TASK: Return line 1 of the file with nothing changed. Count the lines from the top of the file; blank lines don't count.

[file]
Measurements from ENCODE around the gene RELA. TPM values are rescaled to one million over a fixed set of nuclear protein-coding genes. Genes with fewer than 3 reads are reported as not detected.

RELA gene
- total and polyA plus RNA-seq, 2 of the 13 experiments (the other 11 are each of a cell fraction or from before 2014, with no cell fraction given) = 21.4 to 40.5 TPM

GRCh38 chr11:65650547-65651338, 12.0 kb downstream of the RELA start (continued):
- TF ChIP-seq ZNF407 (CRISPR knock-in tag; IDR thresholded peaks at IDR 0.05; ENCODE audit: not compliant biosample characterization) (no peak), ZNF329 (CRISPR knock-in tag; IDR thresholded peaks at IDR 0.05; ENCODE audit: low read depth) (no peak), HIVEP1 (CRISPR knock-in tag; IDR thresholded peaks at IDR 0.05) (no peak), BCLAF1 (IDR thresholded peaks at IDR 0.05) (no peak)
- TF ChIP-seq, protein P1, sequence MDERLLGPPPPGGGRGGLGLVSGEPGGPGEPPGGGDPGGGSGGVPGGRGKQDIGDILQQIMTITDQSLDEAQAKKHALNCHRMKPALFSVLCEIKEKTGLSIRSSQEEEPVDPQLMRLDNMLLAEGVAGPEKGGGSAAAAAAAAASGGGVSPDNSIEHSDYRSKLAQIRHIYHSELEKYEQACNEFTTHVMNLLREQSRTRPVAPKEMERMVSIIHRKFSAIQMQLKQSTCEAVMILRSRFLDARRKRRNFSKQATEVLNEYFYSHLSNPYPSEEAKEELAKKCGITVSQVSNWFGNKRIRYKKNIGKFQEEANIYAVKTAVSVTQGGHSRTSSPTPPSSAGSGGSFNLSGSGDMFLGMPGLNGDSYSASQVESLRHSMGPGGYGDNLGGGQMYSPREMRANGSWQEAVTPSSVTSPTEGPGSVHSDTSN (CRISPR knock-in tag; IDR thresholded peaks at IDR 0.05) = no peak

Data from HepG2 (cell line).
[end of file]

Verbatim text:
Measurements from ENCODE around the gene RELA. TPM values are rescaled to one million over a fixed set of nuclear protein-coding genes. Genes with fewer than 3 reads are reported as not detected.